Brilliant green (dye)

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Brilliant green
Brilliant green (dye) Structural Formula V1.svg
Other names
Malachite green G, Emerald green, Solid green JJO, Diamond green G, Aniline green, Benzaldehyde green, Fast green J
3D model (JSmol)
ECHA InfoCard 100.010.174
Molar mass 482.64 g/mol
Melting point 210 °C (410 °F; 483 K) (decomposes)
100 g/L a 20 °C
Except where otherwise noted, data are given for materials in their standard state (at 25 °C [77 °F], 100 kPa).
☒N verify (what is ☑Y☒N ?)
Infobox references

Brilliant green (also known as Zelyonka) is one of the triarylmethane dyes. It is closely related to malachite green.[1]


Russian "zelyonka"

Brilliant green has been used to color silk and wool.

In Russia and Ukraine (and formerly the USSR) the dilute alcoholic solution of brilliant green is sold as a topical antiseptic, also known under a Latin name Solutio Viridis nitentis spirituosa and a Russian colloquial name зелёнка [zelyonka, lit. an informal colloquialism for "green thing"].[2][failed verification]

Brilliant green is effective against Gram-positive bacteria. The main advantage of brilliant green over the more common antiseptics such as iodine is that it does not irritate mucous membranes as harshly on accidental contact. Soviet medical doctrine deemed it "not for use on mucosa" and cautions that it can cause eye damage and ophthalmic chemical burns, at least in the typical formulations produced for medical use.[citation needed]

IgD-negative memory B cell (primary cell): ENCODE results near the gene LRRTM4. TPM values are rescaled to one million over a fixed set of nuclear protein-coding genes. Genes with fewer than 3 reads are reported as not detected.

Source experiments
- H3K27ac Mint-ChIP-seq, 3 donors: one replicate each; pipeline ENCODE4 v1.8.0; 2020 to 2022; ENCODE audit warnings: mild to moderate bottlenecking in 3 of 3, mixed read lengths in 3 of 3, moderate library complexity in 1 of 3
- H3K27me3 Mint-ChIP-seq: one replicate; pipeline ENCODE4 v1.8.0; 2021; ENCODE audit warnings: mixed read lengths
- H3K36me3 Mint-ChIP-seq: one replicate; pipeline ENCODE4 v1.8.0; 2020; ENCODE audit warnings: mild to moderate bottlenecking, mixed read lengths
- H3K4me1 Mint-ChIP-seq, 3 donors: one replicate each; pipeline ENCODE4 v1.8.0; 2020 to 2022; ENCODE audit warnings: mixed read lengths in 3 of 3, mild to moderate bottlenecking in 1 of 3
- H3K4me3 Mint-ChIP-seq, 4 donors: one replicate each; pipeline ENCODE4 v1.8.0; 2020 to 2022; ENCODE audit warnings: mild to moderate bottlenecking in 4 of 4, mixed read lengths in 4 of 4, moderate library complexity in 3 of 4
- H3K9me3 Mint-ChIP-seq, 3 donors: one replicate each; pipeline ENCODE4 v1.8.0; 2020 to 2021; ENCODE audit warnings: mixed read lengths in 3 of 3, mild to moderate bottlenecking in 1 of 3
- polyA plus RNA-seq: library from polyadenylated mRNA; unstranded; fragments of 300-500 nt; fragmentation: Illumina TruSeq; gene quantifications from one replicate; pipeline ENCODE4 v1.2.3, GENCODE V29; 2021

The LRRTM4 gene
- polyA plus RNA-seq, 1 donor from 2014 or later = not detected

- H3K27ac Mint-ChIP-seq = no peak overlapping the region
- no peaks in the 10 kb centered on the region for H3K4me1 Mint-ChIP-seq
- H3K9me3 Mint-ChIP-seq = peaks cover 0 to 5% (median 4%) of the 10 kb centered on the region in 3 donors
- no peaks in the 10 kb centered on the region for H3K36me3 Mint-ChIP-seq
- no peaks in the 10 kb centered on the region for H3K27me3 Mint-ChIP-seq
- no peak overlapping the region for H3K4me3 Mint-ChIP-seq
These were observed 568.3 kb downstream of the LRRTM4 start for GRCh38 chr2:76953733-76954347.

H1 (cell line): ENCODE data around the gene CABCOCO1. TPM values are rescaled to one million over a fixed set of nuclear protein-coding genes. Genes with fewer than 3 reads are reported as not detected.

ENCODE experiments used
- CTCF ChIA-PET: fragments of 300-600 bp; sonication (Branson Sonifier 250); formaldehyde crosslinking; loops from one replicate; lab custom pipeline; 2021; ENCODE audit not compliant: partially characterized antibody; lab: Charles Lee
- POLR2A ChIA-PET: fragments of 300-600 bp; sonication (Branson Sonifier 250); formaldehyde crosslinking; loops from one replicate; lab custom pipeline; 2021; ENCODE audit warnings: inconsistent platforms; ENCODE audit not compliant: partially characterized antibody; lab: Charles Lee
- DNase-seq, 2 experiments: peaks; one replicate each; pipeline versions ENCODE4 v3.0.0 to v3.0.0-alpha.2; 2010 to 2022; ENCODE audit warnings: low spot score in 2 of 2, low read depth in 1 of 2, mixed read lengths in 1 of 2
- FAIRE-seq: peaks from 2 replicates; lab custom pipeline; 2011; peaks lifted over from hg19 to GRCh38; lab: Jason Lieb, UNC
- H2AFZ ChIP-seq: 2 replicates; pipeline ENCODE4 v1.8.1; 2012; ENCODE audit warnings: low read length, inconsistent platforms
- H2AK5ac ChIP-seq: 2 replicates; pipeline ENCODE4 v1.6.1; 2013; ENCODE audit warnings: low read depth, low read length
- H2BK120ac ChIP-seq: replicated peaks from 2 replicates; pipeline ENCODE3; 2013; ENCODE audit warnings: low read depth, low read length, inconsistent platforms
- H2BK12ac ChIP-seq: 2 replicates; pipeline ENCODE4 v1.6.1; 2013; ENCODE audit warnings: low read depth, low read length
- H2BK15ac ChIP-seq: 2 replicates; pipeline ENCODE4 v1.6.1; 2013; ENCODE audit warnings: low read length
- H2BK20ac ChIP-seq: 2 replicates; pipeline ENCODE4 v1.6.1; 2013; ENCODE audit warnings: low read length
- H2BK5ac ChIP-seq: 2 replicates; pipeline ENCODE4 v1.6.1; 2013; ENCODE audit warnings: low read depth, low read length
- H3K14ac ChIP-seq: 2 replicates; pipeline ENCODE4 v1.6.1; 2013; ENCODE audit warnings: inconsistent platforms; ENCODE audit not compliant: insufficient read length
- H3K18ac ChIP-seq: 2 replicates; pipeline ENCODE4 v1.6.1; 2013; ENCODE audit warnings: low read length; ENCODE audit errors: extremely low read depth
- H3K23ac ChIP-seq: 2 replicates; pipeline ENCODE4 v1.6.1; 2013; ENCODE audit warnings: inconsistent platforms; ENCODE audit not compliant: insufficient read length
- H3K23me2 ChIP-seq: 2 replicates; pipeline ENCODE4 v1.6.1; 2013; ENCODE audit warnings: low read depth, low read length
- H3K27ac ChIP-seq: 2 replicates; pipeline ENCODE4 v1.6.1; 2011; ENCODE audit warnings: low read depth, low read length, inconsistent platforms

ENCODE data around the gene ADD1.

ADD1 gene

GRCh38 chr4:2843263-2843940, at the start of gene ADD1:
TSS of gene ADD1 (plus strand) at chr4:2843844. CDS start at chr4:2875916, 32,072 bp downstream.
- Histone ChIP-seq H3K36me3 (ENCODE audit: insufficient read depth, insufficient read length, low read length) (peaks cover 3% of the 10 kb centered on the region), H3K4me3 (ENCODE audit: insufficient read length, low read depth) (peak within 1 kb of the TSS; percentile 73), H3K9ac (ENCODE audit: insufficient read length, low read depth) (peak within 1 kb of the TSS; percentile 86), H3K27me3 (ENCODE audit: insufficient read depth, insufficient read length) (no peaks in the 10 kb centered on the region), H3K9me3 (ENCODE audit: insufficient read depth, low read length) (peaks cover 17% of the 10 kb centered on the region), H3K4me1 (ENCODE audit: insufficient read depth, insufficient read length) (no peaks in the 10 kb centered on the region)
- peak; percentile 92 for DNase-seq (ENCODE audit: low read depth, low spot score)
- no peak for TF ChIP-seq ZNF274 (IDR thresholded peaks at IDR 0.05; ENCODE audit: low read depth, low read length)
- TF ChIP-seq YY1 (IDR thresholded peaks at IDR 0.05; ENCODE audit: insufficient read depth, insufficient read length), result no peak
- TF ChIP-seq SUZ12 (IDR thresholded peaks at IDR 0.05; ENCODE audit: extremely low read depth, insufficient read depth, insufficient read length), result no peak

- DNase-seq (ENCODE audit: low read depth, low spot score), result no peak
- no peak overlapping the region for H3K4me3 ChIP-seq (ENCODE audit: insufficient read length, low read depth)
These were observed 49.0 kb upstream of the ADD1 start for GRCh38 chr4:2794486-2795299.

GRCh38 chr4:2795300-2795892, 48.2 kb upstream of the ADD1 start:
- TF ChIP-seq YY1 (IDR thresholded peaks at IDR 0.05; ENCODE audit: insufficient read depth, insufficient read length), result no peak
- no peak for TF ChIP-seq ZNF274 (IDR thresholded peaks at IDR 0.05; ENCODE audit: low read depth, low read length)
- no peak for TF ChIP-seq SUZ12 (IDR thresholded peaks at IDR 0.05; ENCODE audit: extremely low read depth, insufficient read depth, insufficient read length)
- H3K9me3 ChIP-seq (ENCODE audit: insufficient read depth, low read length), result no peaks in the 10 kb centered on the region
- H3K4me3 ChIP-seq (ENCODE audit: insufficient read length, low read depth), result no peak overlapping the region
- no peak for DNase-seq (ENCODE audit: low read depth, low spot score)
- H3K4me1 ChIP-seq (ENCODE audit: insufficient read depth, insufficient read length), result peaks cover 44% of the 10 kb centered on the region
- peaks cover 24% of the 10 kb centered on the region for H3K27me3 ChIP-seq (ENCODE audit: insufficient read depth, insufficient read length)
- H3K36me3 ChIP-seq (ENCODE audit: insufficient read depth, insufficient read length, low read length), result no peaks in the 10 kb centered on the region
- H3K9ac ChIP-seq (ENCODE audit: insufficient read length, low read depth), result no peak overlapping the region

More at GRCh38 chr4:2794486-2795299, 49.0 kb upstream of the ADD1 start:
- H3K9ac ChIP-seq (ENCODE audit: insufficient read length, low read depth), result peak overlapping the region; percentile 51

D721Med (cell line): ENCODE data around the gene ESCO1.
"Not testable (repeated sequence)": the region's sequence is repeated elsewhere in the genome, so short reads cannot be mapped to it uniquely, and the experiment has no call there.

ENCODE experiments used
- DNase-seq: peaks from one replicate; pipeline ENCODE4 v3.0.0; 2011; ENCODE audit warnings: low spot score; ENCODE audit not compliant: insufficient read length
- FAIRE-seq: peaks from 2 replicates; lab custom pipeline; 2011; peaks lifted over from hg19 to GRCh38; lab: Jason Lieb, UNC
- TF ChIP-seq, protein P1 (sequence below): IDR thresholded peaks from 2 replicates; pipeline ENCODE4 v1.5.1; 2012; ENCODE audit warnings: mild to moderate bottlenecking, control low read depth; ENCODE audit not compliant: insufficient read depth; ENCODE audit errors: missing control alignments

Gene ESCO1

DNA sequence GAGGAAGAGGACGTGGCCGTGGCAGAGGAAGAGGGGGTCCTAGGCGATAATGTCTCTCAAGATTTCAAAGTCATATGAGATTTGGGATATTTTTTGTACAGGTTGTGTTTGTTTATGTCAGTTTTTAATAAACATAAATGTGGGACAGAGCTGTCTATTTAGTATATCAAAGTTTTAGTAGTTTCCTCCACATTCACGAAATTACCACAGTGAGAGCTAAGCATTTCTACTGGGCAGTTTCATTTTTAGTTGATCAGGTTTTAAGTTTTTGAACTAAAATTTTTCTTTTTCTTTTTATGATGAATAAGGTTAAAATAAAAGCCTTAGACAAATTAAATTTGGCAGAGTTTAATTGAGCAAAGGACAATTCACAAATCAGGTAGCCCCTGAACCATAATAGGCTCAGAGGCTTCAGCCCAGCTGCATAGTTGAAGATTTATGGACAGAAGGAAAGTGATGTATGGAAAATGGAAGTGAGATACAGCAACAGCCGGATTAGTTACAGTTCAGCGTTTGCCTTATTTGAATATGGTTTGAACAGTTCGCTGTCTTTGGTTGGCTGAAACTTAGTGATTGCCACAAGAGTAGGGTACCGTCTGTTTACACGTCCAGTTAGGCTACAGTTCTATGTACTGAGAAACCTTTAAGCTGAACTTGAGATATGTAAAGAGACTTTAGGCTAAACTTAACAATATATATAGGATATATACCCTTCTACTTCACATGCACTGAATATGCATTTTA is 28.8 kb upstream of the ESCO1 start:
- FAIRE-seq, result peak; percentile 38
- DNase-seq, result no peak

Safety and toxicity[edit]

Brilliant green induces vomiting when swallowed and is toxic when ingested.[3] The compound may lead to serious injuries if it comes to contact with the eye, even result in bilateral blindness due to corneal opacification.[4]


In Russia and Ukraine, zelyonka is used to physically attack political opponents.[5] Since 2016, many opponents of the Russian government of Vladimir Putin have been splashed with zelyonka, including Alexei Navalny, Igor Kalyapin, liberal journalists, Nadya Tolokonnikova, Maria Alekhina, Lyudmila Ulitskaya, Ilya Varlamov and Mikhail Kasyanov.[6]


  1. ^ Gessner, T.; Mayer, U. (2002), "Triarylmethane and Diarylmethane Dyes", Ullmann's Encyclopedia of Industrial Chemistry 6th Edition, Weinheim: Wiley-VCH, doi:10.1002/14356007.a27_179, ISBN 3527306730
  2. ^ Balabanova, Maria; Popova, Liudmila; Tchipeva, Rositsa (2004). "Dyes in dermatology". Disease-a-Month. 50 (6): 270. doi:10.1016/j.disamonth.2004.05.002.
  3. ^ Narat, J. K. (1931). "Brilliant Green: A Clinical Study of Its Value As a Local Antiseptic". Annals of Surgery. 94 (6): 1007–1012. doi:10.1097/00000658-193112000-00003. PMC 1391517. PMID 17866691.
  4. ^ CID 12449 from PubChem
  5. ^ "How the Soviet-Era Antiseptic "Zelyonka" Became a Political Weapon in Russia and Ukraine". 6 May 2017. Retrieved 26 September 2017.
  6. ^ "Why are Russian opposition leaders' faces turning green?". The Economist. May 10, 2017. Retrieved May 11, 2017.